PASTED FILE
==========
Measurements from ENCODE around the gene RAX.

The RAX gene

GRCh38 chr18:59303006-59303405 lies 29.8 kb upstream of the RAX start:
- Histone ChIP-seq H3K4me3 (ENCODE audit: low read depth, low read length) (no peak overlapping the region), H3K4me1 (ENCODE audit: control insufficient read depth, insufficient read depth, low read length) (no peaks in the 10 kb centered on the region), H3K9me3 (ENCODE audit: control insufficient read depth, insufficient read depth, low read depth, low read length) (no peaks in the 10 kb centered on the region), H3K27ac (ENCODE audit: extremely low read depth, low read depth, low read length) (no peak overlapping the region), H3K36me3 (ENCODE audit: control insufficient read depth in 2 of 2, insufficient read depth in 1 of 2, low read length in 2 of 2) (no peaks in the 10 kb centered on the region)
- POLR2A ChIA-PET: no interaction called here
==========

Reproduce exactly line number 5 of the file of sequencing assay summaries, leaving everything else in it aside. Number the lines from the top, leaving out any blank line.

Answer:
- POLR2A ChIA-PET: no interaction called here